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This deluxe home coffee machine is like the race car of coffee makers! With its continuously heated reservoir, it’s idling at the start line revving its engine and waiting for the start flag—or in this case, your finger on the “on” button.
The BUNN BXB Velocity coffee maker doesn’t have a pre-programmed auto-start—because with a brew time of less than three minutes flat, you can have instantly available drip coffee without setting a timer. Nor does it have the common Pause to Pour feature, designed for slower brewers so you can remove the carafe and pour a cup of coffee before the machine finishes brewing.
Again, this model brews so quickly, a feature like that would be superfluous. If you’re an instant gratification junkie like I am, there’s no better machine on the market.
BUNN BXB Velocity coffee maker product features:
Clearly one of my favorite features of the BUNN BXB Velocity coffee maker is its nearly instantaneous coffee brewing. I’m not one for waiting—I used to keep instant coffee on hand to use with the instant hot-water faucet on my sink, not because I liked the taste of the instant, but because I’m that impatient. These days I enjoy a real cup of coffee just as quickly. Ah, the marvels of technology! Of course, I justified this purchase to myself by thinking of additional reasons why it might be useful or important to have instant-brewing coffee (reasons that weren’t all about me), like the idea that I could get a pot of coffee ready with no notice when a client showed up at my home-office, or when a friend dropped by. But truthfully, I’m the one who most often enjoys its benefits—and I do enjoy them.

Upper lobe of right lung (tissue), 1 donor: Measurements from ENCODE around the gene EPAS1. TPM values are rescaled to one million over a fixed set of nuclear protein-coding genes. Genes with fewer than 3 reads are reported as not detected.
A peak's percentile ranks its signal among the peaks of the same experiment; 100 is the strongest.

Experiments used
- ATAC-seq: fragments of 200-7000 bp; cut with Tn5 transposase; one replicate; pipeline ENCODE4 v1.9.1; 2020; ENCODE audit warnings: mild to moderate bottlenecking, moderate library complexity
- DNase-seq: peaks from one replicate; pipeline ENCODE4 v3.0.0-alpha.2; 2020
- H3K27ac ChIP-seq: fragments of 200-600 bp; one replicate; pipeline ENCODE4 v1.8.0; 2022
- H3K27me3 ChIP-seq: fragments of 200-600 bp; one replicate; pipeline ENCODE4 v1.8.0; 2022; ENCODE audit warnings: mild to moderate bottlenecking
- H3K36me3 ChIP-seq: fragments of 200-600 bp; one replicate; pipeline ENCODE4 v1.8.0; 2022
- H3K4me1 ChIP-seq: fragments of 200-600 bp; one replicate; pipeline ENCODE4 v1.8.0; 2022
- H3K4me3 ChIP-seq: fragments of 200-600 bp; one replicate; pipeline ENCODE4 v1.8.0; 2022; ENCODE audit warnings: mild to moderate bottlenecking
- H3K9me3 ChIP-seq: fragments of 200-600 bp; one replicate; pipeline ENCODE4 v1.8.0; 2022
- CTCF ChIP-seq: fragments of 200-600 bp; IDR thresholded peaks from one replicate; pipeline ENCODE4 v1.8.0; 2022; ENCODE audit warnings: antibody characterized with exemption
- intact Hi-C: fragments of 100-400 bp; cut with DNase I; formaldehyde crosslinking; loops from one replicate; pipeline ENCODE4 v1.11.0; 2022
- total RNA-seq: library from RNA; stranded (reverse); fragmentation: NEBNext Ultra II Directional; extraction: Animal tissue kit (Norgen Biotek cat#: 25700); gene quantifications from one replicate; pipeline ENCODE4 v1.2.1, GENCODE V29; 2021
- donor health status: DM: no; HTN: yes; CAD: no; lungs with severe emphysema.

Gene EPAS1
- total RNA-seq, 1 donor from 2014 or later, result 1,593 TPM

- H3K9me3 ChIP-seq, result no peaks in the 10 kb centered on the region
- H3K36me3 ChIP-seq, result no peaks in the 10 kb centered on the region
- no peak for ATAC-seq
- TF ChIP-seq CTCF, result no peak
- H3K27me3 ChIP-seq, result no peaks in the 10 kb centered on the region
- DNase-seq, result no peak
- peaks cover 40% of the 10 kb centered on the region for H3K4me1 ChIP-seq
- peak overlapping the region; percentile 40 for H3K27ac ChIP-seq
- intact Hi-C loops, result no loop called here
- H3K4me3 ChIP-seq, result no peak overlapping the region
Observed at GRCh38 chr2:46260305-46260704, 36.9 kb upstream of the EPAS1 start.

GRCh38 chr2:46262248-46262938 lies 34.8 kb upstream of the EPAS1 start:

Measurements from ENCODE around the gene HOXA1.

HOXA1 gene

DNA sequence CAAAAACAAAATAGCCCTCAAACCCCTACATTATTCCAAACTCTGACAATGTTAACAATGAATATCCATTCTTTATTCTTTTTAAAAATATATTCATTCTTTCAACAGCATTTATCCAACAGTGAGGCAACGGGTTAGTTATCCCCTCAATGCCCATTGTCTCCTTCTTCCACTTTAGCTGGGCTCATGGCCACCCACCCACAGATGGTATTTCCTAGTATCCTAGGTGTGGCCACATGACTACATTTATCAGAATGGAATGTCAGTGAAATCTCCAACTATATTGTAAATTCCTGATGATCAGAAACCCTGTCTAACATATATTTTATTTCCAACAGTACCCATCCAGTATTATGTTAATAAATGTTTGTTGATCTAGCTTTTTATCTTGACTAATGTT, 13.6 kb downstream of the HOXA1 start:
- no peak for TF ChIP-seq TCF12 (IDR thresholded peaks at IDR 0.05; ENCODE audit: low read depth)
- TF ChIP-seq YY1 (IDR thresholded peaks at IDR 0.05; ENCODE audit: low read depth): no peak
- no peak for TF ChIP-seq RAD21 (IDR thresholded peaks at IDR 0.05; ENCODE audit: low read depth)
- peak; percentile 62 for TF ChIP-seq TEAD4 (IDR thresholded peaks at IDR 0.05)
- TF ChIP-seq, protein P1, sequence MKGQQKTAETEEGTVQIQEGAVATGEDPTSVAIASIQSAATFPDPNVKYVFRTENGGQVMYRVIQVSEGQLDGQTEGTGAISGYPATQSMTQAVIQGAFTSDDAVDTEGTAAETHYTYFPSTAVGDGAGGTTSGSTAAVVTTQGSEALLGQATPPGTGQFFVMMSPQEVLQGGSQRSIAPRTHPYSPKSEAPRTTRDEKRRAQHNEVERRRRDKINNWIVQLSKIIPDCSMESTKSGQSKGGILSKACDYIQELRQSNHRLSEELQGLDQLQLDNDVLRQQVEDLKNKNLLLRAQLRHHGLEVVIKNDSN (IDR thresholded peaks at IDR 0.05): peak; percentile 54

I’ve learned a few tricks by trial and error as I got acquainted with my BUNN BXB Velocity coffee maker. The first was to use the actual Bunn brand filters rather than generic store brands, which aren’t as tall and allow the brewing grounds-and-water to back up and overflow the filter. No doubt because of the high-volume, high-pressure spray nozzle action, an inadequate filter can’t keep up with the brewing. My attempt at using a generic filter was probably the equivalent of putting snow tires on a race car. I also learned not to be careless in placing the carafe under the brewing basket; when I inadvertently left it off-center, the coffee didn’t flow into the carafe’s top as it’s designed to do, and I ended up with an overflowing coffee lake on my counter.
I understand why a super-speed model like this would not need a pre-programmed timer or a pause to pour function, but I confess I’m puzzled as to why the BUNN BXB Velocity coffee maker doesn’t include the common automatic shut-off for the warming plate. Especially since the burner on this model tends to get quite hot; it definitely keeps my coffee hot (in fact, maybe too much so at times), but I worry somewhat about the potential fire hazard if I were to forget to shut it off. I also need to remember to unplug the machine if I’m leaving for more than a couple days; since the water tank keeps its reservoir perpetually heated, it would evaporate if left unattended, and I’m afraid it would burn out the heating element (and possibly cause another fire hazard). At this point, “unplugging the Bunn” is on my checklist for travel preparations, alongside items like putting the mail and newspaper on hold, so I’m not really concerned about forgetting—though an automatic feature on this point would be appreciated. Despite those minor critical notes, I love the speedy service, and I’m unlikely ever to go back to a normal speed machine.